Jesus could face his harrowing death because he trusted the God who all through his life he called ot just Father but ‘Abba’, ‘Daddy’, a term of endearment. God wants the same relationship of love with us. God is vulnerable, open, and seeking every one of us, who are stamped through with God’s image.

It is when we have that relationship with God, that image of God who loves us so much, that our hearts, like Jesus’, become sacred too. And everything we seek and pray for, is answered in the light of that deep love which we follow into mystery.

Mystery like that of the life of St Aloysius Gonzaga whose feast we celebrate today. From the earliest age he was touched in his heart by the loving kindness of God even though he grew up in a society of “fraud, dagger, poison, and lust.” As a son of a princely family, he grew up in royal courts but by 17 he’d turned his back on the possibility of a life of wealth and luxury and became a Jesuit.  When he was 23, he washed and cared for people dying of the plague in a Jesuit hospital. There, he caught the plague himself and died.  So young, so much to give, it doesn’t make sense. The events that happen to us are random. God is in the response and always responds lovingly – though not always in the way we expect.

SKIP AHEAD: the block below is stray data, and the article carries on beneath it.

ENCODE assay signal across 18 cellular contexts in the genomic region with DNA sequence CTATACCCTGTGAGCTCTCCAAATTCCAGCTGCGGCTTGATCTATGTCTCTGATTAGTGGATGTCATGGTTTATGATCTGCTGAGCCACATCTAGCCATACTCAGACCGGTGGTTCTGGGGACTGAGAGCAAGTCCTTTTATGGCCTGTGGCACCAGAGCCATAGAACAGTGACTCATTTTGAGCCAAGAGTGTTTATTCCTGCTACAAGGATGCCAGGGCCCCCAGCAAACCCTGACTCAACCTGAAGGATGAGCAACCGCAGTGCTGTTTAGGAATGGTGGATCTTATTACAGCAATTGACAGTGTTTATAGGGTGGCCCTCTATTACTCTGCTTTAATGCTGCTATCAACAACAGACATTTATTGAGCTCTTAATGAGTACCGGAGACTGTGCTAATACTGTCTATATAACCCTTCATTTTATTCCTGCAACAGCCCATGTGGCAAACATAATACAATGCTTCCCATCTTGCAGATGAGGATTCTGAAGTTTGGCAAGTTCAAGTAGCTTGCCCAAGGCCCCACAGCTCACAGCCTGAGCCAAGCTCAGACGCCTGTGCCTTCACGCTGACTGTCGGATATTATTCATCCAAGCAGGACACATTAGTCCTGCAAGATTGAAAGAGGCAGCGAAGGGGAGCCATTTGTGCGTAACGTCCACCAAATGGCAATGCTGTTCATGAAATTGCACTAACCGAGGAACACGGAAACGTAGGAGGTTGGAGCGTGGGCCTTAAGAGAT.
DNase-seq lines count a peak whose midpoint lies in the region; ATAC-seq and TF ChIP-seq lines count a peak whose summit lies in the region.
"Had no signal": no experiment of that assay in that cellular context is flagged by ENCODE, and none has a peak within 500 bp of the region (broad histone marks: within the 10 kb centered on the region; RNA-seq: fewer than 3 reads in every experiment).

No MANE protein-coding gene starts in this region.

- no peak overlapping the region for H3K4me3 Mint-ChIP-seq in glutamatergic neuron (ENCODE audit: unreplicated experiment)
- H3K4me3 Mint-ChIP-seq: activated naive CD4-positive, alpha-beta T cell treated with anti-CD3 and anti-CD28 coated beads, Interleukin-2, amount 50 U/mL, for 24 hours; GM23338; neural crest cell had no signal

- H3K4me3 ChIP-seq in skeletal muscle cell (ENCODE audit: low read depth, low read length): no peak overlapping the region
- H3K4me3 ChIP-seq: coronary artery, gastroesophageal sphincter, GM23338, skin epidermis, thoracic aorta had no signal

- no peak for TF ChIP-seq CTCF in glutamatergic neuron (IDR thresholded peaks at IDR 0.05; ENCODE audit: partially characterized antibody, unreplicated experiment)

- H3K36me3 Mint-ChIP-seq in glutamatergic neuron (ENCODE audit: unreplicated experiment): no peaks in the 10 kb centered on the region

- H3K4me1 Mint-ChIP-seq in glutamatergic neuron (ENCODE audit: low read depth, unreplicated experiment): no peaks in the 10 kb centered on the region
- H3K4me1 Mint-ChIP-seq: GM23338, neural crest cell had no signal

I learnt this as my father was dying in our home where we were nursing him. He had Alzheimer’s’ and lung cancer, and had gone into a coma, so it was almost impossible to get water into his mouth without it dribbling out.

My mother was at her wits end, so I suggested if we had an ear drop squirter- yoke like this, we might be able to squirt the water into the back of his throat. I was grasping at straws and we had no such thing. But we muddled through the day.

That night I was putting my three-year-old niece Stephanie to bed. A full moon was shining through the landing window as we climbed the stairs. The despairing thought crossed my mind that, as my heart was breaking, G-d was as impassive and indifferent as that moon.  “Do you know or care that my beloved daddy is dying?”  I heard myself say. “Or are you like the distant God who winds up the clockwork universe and retires?”

I read Stefanie her stories and as I was leaving her bedroom, she called me back, once to tell her another story, the next time to give her another kiss. I was exasperated the third time she called me, anxious to get back to Daddy downstairs.

I went back into her room saying, “This better be good”. “I have a present for you” she sing-songed, and pulling back her duvet she produced, unbelievably, an ear- drop squirter. “I had sore ears one time, my mammy got that for me, and I kept it for you.”